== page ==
Watch How A Professional Podcast Editor Works When Editing A Podcast

Podcast editing is more than one thing.  It’s not only about cutting out umms.  It’s not only about making cuts.  Podcast editing is the entire post-production process; cleaning up the audio, setting levels, mixing, editing, and mastering.  

What makes it challenging when you’re trying to learn how to edit podcasts is that there isn’t much content that takes you through the whole journey.  Most of what’s out there is Podcast Editing 101 stuff companies put out to lead you to their product.  Have you noticed podcast hosts and remote recording platforms put out most of the “how to edit a podcast” videos and articles?  There aren’t a lot of podcast editors who are actively producing content aimed at helping editors develop their skills.

When I’ve worked with people, whether they were coaching clients or community members, most of them have been self-taught.  Im all for self-teaching since I’m a mostly self-taught audio engineer.  I don’t have any schooling or professional training, only a passion for music and sound that has turned into a 25-year dive into sound.  The problem with self-teaching is that we rely on the quality of the training materials available to us.  

When it comes to learning podcast editing, there isn’t much high-quality, solid information out there.  This leads you to YouTube, Google, and social media to learn, or you learn by trial and error.  Trial and error has its own set of complications, like slowing down growth, because you only learn when you run into a problem.  Turning to the internet can help but can also send you down the wrong path.  YouTube is filled with many well-intentioned people who don’t really know what they’re talking about but sound like experts.  I worked with one client who learned through YouTube and worked with another coach.  He came to me wanting to level up his audio quality and process.  When we looked at his process, one thing really jumped out at me: the processing chain.  His first plugin on each track was a gain plugin, followed by a de-clipper plugin.  He had de-clippers.  Two or three per track plus another one or two on the mix bus.  Plus there was a limiter on each track that was completely unnecessary.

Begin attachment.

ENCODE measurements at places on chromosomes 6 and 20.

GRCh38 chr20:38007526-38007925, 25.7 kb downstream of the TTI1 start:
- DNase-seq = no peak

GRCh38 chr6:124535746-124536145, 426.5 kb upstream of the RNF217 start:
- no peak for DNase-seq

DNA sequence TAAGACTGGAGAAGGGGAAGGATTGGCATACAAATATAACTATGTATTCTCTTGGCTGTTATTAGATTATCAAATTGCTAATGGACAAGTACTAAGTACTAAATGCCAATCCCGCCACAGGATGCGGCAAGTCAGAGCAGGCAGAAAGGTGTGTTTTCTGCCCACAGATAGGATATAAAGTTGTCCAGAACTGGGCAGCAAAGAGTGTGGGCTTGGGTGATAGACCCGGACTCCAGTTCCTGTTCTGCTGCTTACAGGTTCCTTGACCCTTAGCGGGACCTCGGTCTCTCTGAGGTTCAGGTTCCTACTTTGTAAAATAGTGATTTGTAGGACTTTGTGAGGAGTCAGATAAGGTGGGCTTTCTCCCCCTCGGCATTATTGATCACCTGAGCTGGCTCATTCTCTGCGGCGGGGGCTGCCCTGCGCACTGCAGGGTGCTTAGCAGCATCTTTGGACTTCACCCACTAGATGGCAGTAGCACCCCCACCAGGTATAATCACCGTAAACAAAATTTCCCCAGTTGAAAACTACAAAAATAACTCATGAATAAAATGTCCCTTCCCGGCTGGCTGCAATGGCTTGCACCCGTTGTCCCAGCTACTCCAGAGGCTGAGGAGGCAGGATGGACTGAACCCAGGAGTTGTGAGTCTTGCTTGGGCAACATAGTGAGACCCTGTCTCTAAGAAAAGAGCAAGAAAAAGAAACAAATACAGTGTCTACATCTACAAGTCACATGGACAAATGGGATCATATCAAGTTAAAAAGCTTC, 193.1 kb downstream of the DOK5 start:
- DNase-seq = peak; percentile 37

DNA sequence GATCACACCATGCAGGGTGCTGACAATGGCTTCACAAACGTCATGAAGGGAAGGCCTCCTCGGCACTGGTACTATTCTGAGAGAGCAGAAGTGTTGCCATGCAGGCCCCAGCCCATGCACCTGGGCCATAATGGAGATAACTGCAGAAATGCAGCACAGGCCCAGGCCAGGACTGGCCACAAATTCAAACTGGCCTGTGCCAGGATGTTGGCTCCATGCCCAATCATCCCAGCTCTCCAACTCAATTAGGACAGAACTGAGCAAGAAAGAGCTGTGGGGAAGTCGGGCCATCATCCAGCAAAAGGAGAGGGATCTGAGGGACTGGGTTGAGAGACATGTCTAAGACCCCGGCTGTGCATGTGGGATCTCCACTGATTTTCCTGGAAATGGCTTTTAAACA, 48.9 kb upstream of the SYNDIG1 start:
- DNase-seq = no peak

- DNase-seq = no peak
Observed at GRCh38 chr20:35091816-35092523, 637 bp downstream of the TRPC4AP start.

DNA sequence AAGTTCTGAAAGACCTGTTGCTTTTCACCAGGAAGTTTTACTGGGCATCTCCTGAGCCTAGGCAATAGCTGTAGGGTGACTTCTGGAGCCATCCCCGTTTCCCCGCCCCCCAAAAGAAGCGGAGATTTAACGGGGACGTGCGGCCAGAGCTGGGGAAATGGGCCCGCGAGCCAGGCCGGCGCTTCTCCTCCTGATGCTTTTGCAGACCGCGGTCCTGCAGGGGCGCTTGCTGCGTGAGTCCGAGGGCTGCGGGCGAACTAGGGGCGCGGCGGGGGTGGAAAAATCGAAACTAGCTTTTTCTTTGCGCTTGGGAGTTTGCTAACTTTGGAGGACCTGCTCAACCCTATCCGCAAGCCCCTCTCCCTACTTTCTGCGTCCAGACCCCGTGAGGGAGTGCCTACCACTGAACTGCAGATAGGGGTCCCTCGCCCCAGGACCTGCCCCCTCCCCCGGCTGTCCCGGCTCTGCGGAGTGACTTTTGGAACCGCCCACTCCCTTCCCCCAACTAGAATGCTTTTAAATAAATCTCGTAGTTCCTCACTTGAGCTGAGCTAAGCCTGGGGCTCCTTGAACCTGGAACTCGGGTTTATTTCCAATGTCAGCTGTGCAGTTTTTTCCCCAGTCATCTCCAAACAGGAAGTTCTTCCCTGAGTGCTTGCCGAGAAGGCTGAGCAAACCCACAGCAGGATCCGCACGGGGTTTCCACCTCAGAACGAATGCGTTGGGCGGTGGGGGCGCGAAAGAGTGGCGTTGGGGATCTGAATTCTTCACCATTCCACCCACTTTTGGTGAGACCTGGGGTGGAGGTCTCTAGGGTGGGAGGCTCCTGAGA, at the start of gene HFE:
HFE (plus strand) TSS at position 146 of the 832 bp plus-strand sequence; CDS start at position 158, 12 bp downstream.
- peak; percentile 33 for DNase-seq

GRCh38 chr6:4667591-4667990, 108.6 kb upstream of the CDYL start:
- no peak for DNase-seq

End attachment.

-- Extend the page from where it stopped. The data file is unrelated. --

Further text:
This resulted from learning that he had to make the audio louder, but figuring out a way to do it or finding a video that showed how to use the gain plugin to make them louder.  The result was a lot of unnecessary processing, some of which resulted in episodes that had some audible distortion or saturation.  There was a bit of hesitation in changing his process so drastically, to the point that he had actually asked on social media if my proposed process made sense.  He tried the new process and was surprised by how much cleaner everything sounded.  On top of that, he found the new process saved him a lot of time.

All of this to say that teaching yourself how to edit podcasts could be costing you a lot of time while not producing the best results you can.  This is why I created Podcast Editing School.  It gives you a safe space to learn podcast editing.  You get access to our self-paced Podcast Editing Level Up course and a community where you can get your questions answered and stay up to date with the latest tools and trends.  There’s nowhere else where you can get this type of mentorship.  If there’s one shortcut to learning, it’s having a good mentor to help guide you.

To glimpse how a podcast editor works, I recorded myself as I edited a community video from beginning to end, providing commentary as I go.  I explain what I’m doing, why I’m doing it, and my thinking as I’m doing it.  You'll see me using Hindenburg 2 and some of the things I think make it the best DAW for podcast editing. I show you the plugins I use that save me time when mixing the podcast, like Supertone Clear, and Sonible smart:Plugins. You don’t see many videos that give you such a full, behind-the-scenes view of the process.  Too many podcast editors want to hide the process as trade secrets out of sort sort of fear.  If you’ve checked out my YouTube channel, you know I’m trying to help podcasters and podcast editors develop their audio skills.